Take a moment to check out this Wikipedia entry. The numbers of lives lost are staggering.
The end of that war dragged on for months, ending in different parts of the world at different times. VE Day, or Victory in Europe day, was May 8, 1945. On August 6, 1945, the Americans dropped the first of two atomic bombs on the city of Hiroshima. The second was dropped three days later over Nagasaki on August 9 (we were given a reminder of this day with this year's movie, Oppenheimer). A few days later, on August 15, the Japanese surrendered a few days later. The official signing of the documents that ended World War II took place on September 2, 1945 aboard the battleship USS Missouri. A great many people were involved in the liberation of Europe against the Nazis and many more lives were lost before it all ended in August, including (lest we forget) many civilians.
1945 seems so long ago. I would not be born for another 15 years, and yet that time feels frighteningly close to me. Why care about those events of long ago, the younger readers might ask?
As we stand in 2023, these events of the past, as distant as they may seem, are frighteningly relevant. The rise of ideologies and political movements reminiscent of those that fueled the World Wars serves as a stark reminder of George Santayana's warning: "Those who cannot learn from history are doomed to repeat it."
The words "Lest We Forget", inscribed on cenotaphs worldwide, are not just a tribute to the fallen but a plea to remember and learn from the past. Our freedom, hard-earned through the sacrifices of countless individuals, remains fragile. The forces that once tore our world apart may lie dormant but are not extinguished. Dip into your social media feeds, or turn on a radio, or television. In forgetting, we risk their resurgence and the inevitable loss of more innocent lives.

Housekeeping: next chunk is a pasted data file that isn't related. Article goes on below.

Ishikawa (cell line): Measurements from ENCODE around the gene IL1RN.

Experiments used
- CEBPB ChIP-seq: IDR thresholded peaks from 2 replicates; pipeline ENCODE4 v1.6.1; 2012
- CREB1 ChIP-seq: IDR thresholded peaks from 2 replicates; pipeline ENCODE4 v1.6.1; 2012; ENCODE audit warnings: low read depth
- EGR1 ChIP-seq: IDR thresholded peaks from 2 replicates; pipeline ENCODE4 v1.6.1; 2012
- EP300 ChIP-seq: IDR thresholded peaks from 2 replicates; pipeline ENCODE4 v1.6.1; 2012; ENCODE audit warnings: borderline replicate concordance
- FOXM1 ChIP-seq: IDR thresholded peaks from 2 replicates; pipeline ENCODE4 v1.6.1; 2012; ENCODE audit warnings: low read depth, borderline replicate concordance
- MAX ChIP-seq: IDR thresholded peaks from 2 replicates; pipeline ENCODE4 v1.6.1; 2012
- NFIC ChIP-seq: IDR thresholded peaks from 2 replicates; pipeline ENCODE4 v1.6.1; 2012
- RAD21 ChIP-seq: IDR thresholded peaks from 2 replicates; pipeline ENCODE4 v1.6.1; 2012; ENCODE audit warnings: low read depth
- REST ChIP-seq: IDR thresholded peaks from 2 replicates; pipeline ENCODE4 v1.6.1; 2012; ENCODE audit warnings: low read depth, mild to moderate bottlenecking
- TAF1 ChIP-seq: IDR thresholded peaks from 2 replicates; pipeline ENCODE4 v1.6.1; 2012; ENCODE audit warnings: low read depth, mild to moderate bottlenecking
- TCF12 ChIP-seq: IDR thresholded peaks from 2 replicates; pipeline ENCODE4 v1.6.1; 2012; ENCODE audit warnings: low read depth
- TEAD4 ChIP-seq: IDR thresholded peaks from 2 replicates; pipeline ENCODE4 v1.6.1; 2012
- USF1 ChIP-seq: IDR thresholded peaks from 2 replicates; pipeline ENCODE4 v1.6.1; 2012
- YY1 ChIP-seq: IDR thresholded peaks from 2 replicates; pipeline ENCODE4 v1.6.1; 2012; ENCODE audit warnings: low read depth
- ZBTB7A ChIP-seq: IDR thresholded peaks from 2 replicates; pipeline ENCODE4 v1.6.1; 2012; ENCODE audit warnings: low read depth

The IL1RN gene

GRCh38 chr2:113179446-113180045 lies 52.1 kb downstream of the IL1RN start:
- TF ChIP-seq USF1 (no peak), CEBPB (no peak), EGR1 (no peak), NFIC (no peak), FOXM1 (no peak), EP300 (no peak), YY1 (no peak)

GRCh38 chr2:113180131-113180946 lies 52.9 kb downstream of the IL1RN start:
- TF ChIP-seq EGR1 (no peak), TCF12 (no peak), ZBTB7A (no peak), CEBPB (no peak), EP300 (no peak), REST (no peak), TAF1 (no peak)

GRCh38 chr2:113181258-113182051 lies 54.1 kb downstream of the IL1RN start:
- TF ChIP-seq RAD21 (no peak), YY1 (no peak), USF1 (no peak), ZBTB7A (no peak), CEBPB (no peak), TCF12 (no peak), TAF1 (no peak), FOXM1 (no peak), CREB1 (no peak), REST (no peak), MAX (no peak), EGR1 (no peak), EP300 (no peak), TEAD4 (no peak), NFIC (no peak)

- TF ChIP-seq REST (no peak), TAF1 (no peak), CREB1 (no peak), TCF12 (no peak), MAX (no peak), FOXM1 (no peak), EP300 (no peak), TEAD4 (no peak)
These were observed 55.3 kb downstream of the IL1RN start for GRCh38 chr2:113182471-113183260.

I'd like to end this with a short poem by a gentleman named John McCrae, Lieutenant Colonel John McCrae, a doctor from Guelph, Ontario, who died in 1918, in another great war, the first World War. It seems somehow fitting to my discussion that people called it "the war to end all wars". Apparently, we hadn't learn the lessons of history well enough. McCrea penned what has become the anthem of remembrance in my country of Canada. The poppies we wear on Remembrance Day, on every November 11th, still blow across time.
In Flanders Fields (1915)
In Flanders fields the poppies blow
Between the crosses, row on row,
That mark our place; and in the sky
The larks, still bravely singing, fly
Scarce heard amid the guns below.
We are the Dead. Short days ago
We lived, felt dawn, saw sunset glow,
Loved and were loved, and now we lie,
In Flanders fields.
Take up our quarrel with the foe:
To you from failing hands we throw
The torch; be yours to hold it high.
If ye break faith with us who die
We shall not sleep, though poppies grow
In Flanders fields.
Lest We Forget...